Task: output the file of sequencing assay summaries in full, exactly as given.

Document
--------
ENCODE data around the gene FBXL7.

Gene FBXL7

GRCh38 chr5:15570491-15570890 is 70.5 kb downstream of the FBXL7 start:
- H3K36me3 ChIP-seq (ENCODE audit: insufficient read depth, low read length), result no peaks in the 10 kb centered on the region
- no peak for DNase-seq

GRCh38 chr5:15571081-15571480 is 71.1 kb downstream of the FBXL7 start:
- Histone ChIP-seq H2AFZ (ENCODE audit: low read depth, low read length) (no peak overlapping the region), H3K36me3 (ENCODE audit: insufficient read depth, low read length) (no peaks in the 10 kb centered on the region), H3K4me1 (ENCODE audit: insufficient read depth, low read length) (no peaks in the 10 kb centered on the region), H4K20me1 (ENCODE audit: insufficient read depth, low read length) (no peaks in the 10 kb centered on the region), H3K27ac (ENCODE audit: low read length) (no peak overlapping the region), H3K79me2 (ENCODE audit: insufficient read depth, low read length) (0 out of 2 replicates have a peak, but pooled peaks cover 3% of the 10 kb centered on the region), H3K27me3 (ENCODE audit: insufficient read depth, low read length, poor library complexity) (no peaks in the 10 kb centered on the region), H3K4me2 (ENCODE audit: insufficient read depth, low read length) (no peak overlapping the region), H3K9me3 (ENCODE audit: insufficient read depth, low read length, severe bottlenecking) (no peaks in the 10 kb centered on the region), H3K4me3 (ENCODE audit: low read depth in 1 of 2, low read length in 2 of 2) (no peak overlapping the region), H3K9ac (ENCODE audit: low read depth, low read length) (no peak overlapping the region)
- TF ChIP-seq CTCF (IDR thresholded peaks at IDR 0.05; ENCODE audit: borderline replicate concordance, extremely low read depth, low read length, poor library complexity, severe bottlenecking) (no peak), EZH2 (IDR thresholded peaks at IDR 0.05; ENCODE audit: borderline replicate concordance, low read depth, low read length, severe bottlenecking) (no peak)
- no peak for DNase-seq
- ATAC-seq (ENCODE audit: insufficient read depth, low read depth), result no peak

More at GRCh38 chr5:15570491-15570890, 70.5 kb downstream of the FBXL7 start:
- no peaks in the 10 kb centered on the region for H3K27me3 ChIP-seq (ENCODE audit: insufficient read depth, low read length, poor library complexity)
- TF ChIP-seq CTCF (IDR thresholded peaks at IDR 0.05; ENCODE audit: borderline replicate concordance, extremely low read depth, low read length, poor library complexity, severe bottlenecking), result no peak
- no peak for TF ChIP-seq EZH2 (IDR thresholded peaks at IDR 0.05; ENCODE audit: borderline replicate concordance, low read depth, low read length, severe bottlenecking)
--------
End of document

ENCODE data around the gene FBXL7.

Gene FBXL7

GRCh38 chr5:15570491-15570890 is 70.5 kb downstream of the FBXL7 start:
- H3K36me3 ChIP-seq (ENCODE audit: insufficient read depth, low read length), result no peaks in the 10 kb centered on the region
- no peak for DNase-seq

GRCh38 chr5:15571081-15571480 is 71.1 kb downstream of the FBXL7 start:
- Histone ChIP-seq H2AFZ (ENCODE audit: low read depth, low read length) (no peak overlapping the region), H3K36me3 (ENCODE audit: insufficient read depth, low read length) (no peaks in the 10 kb centered on the region), H3K4me1 (ENCODE audit: insufficient read depth, low read length) (no peaks in the 10 kb centered on the region), H4K20me1 (ENCODE audit: insufficient read depth, low read length) (no peaks in the 10 kb centered on the region), H3K27ac (ENCODE audit: low read length) (no peak overlapping the region), H3K79me2 (ENCODE audit: insufficient read depth, low read length) (0 out of 2 replicates have a peak, but pooled peaks cover 3% of the 10 kb centered on the region), H3K27me3 (ENCODE audit: insufficient read depth, low read length, poor library complexity) (no peaks in the 10 kb centered on the region), H3K4me2 (ENCODE audit: insufficient read depth, low read length) (no peak overlapping the region), H3K9me3 (ENCODE audit: insufficient read depth, low read length, severe bottlenecking) (no peaks in the 10 kb centered on the region), H3K4me3 (ENCODE audit: low read depth in 1 of 2, low read length in 2 of 2) (no peak overlapping the region), H3K9ac (ENCODE audit: low read depth, low read length) (no peak overlapping the region)
- TF ChIP-seq CTCF (IDR thresholded peaks at IDR 0.05; ENCODE audit: borderline replicate concordance, extremely low read depth, low read length, poor library complexity, severe bottlenecking) (no peak), EZH2 (IDR thresholded peaks at IDR 0.05; ENCODE audit: borderline replicate concordance, low read depth, low read length, severe bottlenecking) (no peak)
- no peak for DNase-seq
- ATAC-seq (ENCODE audit: insufficient read depth, low read depth), result no peak

More at GRCh38 chr5:15570491-15570890, 70.5 kb downstream of the FBXL7 start:
- no peaks in the 10 kb centered on the region for H3K27me3 ChIP-seq (ENCODE audit: insufficient read depth, low read length, poor library complexity)
- TF ChIP-seq CTCF (IDR thresholded peaks at IDR 0.05; ENCODE audit: borderline replicate concordance, extremely low read depth, low read length, poor library complexity, severe bottlenecking), result no peak
- no peak for TF ChIP-seq EZH2 (IDR thresholded peaks at IDR 0.05; ENCODE audit: borderline replicate concordance, low read depth, low read length, severe bottlenecking)